Against Lowering Drinking Age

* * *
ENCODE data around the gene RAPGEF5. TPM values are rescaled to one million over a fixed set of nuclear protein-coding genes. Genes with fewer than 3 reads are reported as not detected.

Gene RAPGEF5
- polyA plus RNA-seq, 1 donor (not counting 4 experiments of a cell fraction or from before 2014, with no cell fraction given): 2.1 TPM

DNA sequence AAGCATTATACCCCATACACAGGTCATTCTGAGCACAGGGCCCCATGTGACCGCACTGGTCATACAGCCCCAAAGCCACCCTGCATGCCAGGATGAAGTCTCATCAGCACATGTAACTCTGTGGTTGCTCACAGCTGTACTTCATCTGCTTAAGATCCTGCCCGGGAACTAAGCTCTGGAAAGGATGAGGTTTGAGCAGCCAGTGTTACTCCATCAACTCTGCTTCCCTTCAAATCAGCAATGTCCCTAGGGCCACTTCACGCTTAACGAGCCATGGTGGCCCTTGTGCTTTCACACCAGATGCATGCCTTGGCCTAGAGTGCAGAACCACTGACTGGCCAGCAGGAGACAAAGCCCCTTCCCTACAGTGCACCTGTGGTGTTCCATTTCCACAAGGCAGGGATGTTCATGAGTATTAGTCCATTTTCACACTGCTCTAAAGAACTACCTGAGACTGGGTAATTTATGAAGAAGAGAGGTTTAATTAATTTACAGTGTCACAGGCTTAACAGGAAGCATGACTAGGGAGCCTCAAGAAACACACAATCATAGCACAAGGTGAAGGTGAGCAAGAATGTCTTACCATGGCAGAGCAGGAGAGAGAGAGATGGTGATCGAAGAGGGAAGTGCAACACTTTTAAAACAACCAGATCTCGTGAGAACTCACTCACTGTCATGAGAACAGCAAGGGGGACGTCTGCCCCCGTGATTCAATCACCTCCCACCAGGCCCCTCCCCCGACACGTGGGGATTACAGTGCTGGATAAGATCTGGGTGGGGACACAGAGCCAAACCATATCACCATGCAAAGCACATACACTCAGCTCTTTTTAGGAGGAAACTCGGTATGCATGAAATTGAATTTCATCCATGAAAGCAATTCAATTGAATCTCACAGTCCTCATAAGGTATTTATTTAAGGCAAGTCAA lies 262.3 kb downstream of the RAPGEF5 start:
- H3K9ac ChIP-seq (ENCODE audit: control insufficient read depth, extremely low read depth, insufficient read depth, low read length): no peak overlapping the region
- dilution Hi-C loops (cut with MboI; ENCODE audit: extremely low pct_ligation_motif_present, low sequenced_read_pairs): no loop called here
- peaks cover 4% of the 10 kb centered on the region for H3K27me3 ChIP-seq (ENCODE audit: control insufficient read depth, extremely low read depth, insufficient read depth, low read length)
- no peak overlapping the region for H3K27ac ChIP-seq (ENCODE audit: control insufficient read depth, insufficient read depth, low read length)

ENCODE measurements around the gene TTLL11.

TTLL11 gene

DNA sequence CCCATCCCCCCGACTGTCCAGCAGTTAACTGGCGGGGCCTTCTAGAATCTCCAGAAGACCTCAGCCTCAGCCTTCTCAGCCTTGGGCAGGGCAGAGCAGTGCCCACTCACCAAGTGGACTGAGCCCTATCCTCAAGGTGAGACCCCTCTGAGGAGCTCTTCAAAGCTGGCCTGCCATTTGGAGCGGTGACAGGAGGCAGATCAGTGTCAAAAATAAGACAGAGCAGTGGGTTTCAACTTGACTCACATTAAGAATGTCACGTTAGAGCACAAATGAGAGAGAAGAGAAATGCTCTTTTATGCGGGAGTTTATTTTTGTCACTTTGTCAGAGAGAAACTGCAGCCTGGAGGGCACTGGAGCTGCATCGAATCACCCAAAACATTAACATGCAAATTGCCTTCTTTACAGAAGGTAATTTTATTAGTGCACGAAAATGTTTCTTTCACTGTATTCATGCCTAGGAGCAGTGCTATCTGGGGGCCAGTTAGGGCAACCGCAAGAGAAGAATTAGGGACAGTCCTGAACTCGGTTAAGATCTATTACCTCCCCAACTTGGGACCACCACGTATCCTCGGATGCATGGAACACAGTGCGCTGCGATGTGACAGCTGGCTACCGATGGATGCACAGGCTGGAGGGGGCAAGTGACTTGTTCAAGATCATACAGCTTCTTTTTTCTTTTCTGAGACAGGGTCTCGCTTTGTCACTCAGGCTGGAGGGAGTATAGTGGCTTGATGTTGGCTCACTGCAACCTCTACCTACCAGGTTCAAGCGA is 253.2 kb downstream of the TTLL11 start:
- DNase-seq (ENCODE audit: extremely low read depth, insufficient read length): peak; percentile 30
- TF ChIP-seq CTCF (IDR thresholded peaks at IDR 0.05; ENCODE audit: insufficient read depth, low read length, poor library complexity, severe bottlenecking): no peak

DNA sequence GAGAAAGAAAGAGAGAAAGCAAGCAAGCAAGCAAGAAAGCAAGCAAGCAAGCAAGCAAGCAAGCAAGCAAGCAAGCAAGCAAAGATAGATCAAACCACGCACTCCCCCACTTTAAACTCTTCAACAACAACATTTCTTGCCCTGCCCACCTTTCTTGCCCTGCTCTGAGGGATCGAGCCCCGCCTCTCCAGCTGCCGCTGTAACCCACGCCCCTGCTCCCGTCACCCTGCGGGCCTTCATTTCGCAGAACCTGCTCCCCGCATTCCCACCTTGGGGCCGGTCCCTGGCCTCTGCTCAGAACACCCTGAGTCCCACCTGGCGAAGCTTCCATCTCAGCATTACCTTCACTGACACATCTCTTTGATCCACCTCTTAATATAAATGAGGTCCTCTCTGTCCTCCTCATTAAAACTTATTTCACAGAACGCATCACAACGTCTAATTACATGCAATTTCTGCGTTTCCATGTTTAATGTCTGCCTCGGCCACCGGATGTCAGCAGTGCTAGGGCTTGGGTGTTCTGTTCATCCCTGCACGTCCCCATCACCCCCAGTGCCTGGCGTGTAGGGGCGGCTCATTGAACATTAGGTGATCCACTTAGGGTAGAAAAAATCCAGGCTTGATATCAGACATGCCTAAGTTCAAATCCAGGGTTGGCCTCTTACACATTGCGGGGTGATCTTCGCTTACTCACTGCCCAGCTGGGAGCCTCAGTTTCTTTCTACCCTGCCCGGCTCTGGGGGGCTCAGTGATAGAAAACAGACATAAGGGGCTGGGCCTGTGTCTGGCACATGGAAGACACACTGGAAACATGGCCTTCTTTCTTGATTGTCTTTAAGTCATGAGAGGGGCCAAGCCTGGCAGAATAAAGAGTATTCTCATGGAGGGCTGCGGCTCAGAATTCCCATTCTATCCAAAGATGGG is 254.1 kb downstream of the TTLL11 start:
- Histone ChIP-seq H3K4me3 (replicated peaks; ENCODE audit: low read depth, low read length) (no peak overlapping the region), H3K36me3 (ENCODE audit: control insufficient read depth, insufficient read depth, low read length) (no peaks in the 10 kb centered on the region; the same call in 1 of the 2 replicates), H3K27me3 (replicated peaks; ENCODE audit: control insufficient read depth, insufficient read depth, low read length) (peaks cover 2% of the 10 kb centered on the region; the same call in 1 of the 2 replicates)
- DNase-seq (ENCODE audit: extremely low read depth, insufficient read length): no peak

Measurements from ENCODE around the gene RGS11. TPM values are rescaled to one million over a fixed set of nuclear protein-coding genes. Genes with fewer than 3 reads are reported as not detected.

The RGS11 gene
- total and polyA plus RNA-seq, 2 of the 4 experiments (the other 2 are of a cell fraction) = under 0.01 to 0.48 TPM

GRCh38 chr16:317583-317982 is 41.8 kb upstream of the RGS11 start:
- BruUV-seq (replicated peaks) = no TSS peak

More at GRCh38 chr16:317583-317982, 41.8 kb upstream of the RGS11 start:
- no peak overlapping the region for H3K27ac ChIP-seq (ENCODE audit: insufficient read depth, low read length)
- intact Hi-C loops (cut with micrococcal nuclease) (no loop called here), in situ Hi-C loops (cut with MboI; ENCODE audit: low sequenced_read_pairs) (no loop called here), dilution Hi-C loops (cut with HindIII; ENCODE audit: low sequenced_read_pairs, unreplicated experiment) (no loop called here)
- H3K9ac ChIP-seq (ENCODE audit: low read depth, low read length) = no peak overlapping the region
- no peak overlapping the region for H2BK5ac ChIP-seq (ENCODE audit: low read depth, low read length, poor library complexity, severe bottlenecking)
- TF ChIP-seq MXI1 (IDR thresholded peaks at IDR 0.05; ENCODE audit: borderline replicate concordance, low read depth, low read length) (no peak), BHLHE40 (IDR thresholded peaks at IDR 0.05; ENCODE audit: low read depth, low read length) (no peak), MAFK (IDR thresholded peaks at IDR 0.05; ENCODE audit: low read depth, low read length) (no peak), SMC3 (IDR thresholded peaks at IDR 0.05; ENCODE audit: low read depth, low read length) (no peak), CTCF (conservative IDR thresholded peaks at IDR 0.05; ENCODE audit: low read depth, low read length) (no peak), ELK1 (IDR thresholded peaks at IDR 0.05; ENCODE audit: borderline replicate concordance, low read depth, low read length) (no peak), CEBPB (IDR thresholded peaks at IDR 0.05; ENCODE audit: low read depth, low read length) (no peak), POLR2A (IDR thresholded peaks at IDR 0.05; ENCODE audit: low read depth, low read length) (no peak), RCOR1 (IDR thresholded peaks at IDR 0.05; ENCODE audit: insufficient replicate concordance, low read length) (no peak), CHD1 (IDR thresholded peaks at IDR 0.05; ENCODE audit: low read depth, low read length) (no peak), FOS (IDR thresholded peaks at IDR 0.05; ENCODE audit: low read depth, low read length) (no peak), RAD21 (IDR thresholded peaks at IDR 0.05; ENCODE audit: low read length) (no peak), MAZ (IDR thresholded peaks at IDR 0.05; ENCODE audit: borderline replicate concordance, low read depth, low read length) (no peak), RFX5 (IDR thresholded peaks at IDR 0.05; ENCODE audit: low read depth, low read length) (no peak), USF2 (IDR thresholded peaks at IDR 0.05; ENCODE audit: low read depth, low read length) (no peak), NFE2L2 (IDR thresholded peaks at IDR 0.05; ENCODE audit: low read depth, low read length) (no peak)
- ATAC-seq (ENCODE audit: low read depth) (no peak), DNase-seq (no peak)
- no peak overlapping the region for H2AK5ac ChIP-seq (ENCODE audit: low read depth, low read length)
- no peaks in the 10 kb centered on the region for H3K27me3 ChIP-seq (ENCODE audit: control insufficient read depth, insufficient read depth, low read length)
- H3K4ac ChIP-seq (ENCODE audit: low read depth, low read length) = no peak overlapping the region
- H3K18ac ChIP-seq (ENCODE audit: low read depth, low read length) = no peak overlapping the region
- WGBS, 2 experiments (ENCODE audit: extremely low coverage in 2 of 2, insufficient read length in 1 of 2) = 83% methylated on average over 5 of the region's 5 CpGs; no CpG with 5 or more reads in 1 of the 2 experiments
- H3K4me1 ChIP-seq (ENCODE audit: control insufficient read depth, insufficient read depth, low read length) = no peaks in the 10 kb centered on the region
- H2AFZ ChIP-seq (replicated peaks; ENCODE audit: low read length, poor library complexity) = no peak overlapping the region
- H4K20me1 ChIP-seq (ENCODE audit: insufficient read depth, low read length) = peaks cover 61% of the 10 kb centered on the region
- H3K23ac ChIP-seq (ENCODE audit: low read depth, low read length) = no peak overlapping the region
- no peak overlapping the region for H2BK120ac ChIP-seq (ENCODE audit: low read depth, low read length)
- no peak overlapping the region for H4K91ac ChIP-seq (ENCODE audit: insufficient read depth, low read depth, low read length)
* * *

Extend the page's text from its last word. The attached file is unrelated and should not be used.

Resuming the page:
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Against lowering drinking age Why does the United States have an age limit to a citizen’s right to consume alcohol? Is there a valid reason for these restrictions? During the Prohibition movement in the late 18th and early 19th century, the widespread use and abuse of alcohol in the United States brought grave and serious concerns to the nation. The adverse effects of drinking were harming the American society and population. Therefore, with the enactment of the 21st amendment, progress was made to not completely ban, but to set limits on alcohol. The passing of this amendment allowed each state to set its own alcohol consumption laws, and now the legal drinking age in all 50 states is at the age of 21. Although there have been arguments made to lowering the age, the legal limit should stay at 21, and the nation should not take a step backwards in the progress that it has already made. The legal drinking age should not be lowered for the health protection of young adult American citizens and for the prevention of the thousands of harmful accidents that occur each year from alcohol abuse. One way of describing alcohol is to call it a “toxic drink” for the body. Alcohol is harmful to the human body, and even more harmful to young adults, whose bodies and minds have not fully matured to handle the effects of alcohol. The abuse of alcohol results in both physical and mental damages to humans. Damages include liver damage, addiction, and depression. “Also, lowering the drinking age would have dangerous long-term consequences: Early teen drinkers are not only more susceptible to alcoholism but to developing the disease earlier and more quickly than others” (Dean-Mooney). By lowering the age limit, more young adults will be granted access to alcohol and put their own lives in harm and danger. Health conditions will skyrocket in the United States, and there

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